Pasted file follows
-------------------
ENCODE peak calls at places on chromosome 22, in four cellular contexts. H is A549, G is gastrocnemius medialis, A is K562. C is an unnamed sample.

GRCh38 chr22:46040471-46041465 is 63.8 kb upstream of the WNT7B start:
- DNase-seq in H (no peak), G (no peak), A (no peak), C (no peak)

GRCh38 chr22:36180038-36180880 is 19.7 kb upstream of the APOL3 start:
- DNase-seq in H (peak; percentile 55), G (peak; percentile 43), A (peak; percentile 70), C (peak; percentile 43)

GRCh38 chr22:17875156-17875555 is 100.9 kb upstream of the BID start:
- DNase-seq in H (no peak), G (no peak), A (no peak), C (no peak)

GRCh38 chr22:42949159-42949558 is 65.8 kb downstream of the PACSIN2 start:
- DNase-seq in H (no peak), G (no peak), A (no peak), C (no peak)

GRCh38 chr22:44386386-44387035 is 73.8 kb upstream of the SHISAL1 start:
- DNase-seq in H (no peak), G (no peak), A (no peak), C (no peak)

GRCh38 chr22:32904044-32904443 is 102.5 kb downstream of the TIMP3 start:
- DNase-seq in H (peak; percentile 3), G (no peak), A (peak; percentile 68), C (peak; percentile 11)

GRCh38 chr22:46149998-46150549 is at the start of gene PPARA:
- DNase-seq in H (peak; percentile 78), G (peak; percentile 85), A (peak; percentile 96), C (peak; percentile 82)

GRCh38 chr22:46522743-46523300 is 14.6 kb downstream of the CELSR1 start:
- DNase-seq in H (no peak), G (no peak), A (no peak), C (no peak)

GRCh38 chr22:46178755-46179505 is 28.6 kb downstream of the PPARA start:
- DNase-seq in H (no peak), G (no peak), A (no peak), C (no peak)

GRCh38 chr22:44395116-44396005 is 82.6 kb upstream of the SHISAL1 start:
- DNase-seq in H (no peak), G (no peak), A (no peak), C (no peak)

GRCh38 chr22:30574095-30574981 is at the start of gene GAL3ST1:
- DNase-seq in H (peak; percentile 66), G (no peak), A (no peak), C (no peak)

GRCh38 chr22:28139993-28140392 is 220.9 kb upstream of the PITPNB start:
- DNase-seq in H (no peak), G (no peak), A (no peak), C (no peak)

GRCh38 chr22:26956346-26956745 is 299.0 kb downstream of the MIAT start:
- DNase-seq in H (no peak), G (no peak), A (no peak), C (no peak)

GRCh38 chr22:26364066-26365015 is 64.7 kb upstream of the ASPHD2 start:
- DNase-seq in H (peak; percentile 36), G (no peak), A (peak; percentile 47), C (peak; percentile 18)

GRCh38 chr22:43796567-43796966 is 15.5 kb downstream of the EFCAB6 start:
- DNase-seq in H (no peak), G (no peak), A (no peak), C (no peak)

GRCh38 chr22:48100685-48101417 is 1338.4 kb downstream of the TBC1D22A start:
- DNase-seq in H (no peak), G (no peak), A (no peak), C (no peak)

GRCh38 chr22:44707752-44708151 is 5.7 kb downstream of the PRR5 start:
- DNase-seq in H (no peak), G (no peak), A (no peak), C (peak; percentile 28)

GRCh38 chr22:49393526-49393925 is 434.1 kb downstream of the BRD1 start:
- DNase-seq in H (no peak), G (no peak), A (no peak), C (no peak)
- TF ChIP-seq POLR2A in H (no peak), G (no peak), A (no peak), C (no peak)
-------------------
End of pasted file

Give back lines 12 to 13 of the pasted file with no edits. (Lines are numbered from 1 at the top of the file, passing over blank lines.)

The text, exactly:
GRCh38 chr22:32904044-32904443 is 102.5 kb downstream of the TIMP3 start:
- DNase-seq in H (peak; percentile 3), G (no peak), A (peak; percentile 68), C (peak; percentile 11)